Energy:
Although some bigger cities in the European part of the country stood well, there were many disturbing news from the eastern parts of the country where some houses, districts or even entire cities stayed w/out hot water or natural gas or electricity or verything together for months, so hundreds of thousands of Russians did experience all kind of long term energy outages, amplified by the fact that many of these cities were in the arctic or sub-arctic climate with winter temperatures falling below -40F. Most of US population lives in a warmer climate, and many people's houses have wood or coal burning stoves. Even if they don't have them these are still widely available and cheap, so the worst US freezing crisis will be softer then what people had to experience in Russia.

Food:
Kitchen gardens were big, and helped a lot but this can be easily picked up in US and many people I know already grow their veggies and fruits, as they find gardening healthy and meditative. The key point is that many people know how to do it, can scale up, lead and train their less practical community members if things turn really sour. In Soviet Russia small farms didn't not exists, all farmers ( who survived collectivization in 30s) were forced to join the huge industrialized "kolhoz"es that also collapsed, while in US there are plenty of small family operated farms, and even with the increase of energy, fertilizer, etc costs these will continue to operate. While many unemployed city living Russians had no other option but to rely on their "dacha"s as the primary food source, a large number of small US farms will make it much easier here.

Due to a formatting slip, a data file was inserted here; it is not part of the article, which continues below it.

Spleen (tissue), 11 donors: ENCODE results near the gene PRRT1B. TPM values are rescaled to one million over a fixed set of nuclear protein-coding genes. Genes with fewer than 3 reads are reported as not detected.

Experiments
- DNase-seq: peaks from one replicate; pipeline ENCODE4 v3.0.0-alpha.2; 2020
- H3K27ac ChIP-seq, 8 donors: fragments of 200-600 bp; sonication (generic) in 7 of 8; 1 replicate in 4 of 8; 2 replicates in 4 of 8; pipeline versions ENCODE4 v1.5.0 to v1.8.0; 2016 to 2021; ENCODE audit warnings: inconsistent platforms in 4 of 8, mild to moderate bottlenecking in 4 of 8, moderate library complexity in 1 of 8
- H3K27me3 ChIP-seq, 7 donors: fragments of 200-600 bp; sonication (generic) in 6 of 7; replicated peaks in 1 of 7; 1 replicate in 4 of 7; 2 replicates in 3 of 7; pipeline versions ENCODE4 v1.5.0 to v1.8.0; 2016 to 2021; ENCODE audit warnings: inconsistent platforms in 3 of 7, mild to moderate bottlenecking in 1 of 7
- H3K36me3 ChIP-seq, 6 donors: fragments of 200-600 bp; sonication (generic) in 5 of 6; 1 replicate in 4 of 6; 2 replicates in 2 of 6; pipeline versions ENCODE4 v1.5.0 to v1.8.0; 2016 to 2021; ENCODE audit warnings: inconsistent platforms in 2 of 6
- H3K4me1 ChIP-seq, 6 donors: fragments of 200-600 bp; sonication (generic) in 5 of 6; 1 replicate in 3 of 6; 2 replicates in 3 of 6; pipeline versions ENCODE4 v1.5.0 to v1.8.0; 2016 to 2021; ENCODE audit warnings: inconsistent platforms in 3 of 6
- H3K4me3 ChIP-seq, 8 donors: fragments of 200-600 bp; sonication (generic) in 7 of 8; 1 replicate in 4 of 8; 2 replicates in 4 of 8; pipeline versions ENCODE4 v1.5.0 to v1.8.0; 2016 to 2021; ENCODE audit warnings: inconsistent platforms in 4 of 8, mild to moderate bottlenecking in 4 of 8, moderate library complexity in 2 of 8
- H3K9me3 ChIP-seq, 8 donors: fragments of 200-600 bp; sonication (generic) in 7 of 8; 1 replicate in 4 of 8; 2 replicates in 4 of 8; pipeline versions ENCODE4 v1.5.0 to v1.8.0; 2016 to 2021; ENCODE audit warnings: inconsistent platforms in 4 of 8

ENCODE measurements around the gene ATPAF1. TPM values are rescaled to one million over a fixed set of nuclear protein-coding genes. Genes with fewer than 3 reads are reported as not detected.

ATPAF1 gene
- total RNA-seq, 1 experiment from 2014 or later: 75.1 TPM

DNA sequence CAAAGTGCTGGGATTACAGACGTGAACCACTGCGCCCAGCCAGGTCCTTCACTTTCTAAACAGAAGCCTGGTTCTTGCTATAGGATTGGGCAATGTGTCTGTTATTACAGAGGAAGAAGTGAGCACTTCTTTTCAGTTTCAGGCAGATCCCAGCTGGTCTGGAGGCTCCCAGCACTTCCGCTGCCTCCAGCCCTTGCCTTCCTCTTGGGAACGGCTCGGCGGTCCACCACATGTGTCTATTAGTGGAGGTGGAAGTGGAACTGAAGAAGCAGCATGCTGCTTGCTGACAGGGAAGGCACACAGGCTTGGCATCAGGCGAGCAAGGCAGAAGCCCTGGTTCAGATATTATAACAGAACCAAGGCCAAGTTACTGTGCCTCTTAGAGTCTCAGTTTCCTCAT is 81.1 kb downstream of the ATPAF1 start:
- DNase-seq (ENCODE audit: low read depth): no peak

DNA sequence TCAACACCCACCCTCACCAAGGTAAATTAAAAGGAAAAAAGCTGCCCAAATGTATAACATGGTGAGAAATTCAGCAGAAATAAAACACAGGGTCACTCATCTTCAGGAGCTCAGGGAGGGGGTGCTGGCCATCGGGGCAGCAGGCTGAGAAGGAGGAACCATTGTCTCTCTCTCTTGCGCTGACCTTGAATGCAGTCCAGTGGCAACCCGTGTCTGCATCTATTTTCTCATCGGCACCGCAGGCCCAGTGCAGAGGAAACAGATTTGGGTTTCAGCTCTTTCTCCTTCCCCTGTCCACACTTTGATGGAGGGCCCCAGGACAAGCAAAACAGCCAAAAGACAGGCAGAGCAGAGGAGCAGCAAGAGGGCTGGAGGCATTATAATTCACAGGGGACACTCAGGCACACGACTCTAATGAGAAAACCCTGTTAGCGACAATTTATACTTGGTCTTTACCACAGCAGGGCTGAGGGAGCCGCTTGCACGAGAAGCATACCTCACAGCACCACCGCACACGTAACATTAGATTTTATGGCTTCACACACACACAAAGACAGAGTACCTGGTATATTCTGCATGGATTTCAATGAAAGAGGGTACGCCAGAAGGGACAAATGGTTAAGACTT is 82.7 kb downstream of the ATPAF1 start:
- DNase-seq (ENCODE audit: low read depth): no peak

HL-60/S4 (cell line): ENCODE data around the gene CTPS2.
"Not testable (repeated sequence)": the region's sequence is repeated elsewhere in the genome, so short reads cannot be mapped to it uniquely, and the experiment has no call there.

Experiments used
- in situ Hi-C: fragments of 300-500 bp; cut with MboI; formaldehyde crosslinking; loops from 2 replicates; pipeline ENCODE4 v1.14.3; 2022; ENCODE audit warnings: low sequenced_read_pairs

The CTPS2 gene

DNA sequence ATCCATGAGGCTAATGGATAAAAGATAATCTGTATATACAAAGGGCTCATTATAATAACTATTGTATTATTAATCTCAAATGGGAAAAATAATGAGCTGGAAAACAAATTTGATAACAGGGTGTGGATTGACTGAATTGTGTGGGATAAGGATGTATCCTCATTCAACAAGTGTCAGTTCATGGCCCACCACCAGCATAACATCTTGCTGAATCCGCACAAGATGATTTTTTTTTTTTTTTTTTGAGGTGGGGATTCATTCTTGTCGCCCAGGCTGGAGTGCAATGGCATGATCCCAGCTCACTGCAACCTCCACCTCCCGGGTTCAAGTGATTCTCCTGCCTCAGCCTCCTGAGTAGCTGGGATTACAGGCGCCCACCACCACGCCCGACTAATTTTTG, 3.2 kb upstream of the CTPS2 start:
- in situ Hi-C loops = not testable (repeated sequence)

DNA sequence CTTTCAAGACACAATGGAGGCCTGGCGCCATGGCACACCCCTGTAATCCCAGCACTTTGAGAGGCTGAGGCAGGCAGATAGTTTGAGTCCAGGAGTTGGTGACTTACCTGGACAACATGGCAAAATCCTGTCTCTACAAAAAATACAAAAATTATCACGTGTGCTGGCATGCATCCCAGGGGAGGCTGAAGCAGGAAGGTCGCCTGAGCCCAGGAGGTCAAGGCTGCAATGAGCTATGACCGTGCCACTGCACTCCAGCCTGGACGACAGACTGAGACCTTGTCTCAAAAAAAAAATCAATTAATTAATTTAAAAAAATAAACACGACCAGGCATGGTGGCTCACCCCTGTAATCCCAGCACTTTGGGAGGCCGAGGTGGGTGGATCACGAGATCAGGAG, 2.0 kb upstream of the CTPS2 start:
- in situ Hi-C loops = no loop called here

What US has that USSR didn't:
- Warmer, more livable climate. The USSR collapse resulted in separation of the southern territories. With loss of Ukraine, Belarus, Moldova USSR lost a great deal of it's fertile lands. What my fellow ST Petersburg citizens did on their dacha's growing everything from tomatoes to watermelons! was beyond what any 'agriculturist' ( if there is such profession ) can imagine. Luckily US population is in much better shape here.